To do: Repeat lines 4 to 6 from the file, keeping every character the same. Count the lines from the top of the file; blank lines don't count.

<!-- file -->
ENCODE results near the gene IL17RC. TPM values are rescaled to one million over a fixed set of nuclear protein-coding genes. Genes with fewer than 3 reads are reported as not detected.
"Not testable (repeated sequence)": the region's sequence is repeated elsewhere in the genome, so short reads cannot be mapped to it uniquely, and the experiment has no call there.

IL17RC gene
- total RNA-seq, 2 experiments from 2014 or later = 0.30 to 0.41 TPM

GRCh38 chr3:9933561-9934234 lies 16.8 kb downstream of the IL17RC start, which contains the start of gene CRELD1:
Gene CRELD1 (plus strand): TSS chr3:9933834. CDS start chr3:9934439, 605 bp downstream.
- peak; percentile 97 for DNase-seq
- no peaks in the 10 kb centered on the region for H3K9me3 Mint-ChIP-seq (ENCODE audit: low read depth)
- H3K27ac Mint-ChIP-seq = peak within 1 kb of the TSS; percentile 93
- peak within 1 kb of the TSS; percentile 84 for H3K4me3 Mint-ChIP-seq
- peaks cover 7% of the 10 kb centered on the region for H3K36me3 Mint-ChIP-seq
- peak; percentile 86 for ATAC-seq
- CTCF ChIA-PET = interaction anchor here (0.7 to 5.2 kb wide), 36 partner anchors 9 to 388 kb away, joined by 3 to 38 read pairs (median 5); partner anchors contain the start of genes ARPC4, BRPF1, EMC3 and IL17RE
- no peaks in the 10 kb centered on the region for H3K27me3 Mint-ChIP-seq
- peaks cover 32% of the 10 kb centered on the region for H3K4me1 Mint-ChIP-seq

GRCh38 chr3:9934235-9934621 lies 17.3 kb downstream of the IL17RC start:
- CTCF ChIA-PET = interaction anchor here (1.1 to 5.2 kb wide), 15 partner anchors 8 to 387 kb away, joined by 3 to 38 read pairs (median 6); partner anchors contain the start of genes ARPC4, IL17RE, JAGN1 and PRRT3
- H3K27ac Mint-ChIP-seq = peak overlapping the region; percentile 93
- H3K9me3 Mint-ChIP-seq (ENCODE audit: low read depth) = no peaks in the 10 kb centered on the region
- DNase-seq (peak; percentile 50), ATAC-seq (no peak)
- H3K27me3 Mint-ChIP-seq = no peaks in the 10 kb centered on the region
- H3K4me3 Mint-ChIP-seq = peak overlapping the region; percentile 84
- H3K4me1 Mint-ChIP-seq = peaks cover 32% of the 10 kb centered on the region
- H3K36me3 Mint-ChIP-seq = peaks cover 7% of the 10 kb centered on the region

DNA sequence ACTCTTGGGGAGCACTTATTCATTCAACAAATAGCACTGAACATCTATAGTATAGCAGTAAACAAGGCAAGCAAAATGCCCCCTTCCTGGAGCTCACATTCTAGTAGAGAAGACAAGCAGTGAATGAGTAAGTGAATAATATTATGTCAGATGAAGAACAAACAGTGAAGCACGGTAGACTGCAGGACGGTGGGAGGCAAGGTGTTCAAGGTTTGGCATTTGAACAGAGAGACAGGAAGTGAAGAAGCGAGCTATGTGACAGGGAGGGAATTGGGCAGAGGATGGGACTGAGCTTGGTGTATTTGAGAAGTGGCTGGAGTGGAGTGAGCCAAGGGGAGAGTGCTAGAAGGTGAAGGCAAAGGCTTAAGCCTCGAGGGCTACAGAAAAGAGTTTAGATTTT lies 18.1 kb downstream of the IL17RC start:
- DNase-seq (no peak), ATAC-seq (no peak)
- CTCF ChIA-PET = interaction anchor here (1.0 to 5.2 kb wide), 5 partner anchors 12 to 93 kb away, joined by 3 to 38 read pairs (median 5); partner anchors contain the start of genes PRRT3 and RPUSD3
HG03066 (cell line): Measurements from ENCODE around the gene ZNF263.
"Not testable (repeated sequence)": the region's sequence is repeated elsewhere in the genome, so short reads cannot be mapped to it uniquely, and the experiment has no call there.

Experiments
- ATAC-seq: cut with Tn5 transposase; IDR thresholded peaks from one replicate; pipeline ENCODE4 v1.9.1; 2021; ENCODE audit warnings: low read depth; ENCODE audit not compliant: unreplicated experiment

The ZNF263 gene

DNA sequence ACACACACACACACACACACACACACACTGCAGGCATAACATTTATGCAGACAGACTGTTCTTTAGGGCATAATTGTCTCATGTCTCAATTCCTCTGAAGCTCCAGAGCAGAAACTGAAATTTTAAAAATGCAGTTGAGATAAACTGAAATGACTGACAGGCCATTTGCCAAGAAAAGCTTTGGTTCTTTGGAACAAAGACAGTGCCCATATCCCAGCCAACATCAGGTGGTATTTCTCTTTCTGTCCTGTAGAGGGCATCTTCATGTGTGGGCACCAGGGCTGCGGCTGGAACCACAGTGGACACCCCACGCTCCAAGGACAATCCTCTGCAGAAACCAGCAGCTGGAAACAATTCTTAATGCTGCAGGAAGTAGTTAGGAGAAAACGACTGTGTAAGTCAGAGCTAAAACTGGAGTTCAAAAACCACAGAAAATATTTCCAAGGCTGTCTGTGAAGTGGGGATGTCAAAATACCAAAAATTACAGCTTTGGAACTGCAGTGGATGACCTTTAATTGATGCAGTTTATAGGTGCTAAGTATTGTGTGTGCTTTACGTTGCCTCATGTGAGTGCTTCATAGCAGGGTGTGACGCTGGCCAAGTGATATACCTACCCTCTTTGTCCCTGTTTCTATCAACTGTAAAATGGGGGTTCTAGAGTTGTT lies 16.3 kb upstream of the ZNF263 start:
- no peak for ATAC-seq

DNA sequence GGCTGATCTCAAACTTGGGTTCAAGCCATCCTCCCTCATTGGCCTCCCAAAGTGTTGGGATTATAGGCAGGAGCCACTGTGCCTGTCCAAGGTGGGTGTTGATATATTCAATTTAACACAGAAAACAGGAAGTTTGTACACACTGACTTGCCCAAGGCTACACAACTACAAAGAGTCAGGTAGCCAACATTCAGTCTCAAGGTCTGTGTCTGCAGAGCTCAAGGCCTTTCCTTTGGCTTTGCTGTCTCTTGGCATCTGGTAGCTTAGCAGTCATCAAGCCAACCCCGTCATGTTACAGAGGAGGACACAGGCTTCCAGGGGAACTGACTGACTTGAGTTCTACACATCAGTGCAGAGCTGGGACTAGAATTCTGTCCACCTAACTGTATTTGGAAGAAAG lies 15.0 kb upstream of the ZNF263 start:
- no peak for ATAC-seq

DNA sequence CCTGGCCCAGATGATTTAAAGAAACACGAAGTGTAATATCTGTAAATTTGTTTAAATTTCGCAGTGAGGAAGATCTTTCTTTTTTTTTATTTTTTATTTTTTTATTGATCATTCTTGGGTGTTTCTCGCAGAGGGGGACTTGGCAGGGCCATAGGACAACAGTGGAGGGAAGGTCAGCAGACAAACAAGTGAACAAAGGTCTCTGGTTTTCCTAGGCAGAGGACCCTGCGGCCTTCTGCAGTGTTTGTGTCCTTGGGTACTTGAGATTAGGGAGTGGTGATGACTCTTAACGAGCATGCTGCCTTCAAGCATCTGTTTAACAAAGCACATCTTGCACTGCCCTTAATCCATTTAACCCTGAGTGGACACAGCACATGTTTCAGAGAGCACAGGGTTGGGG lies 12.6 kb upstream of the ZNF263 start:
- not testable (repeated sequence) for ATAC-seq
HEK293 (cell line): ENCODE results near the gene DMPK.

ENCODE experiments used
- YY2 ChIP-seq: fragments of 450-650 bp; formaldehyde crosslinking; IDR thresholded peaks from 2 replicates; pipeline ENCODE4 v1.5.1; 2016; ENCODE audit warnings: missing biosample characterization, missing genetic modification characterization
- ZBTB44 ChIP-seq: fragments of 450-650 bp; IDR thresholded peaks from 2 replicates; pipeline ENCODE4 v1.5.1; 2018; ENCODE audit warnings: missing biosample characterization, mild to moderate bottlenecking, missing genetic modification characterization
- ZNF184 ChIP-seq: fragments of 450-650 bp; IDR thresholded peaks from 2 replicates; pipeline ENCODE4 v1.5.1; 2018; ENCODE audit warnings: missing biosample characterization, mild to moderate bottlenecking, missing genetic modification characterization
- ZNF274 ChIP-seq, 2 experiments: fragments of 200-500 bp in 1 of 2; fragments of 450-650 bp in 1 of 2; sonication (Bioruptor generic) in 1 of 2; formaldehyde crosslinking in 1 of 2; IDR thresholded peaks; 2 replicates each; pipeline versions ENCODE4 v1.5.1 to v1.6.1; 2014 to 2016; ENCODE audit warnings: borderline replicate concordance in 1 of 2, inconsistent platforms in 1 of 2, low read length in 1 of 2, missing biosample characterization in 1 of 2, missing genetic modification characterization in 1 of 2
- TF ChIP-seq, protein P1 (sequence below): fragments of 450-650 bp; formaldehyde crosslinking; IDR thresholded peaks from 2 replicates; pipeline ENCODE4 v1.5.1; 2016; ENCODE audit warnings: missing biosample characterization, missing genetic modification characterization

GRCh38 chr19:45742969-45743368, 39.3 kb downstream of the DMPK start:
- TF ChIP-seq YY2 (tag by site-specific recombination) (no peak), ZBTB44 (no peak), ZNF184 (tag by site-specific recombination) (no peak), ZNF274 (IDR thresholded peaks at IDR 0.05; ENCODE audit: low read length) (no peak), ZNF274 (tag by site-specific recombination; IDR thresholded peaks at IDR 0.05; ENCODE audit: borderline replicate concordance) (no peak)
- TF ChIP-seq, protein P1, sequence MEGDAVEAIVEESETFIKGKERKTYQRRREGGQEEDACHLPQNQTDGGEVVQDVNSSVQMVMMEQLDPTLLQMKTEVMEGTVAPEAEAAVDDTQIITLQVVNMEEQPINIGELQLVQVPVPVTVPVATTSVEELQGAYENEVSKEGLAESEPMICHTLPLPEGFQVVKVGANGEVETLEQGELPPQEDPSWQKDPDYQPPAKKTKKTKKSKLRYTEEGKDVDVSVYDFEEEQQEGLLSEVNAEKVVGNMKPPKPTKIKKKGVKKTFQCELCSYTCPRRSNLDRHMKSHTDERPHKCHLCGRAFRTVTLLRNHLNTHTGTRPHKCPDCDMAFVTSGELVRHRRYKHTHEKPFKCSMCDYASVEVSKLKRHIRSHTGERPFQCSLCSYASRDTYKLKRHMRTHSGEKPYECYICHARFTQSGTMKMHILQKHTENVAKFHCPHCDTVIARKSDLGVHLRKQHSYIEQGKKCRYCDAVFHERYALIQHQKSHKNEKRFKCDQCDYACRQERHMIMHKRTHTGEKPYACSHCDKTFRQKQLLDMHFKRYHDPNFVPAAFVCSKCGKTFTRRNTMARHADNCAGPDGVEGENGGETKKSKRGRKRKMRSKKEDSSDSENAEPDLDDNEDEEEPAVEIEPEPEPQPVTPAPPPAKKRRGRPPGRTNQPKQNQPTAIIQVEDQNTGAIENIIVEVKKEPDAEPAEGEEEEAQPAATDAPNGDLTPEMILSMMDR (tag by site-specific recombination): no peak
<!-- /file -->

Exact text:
- total RNA-seq, 2 experiments from 2014 or later = 0.30 to 0.41 TPM

GRCh38 chr3:9933561-9934234 lies 16.8 kb downstream of the IL17RC start, which contains the start of gene CRELD1:
Gene CRELD1 (plus strand): TSS chr3:9933834. CDS start chr3:9934439, 605 bp downstream.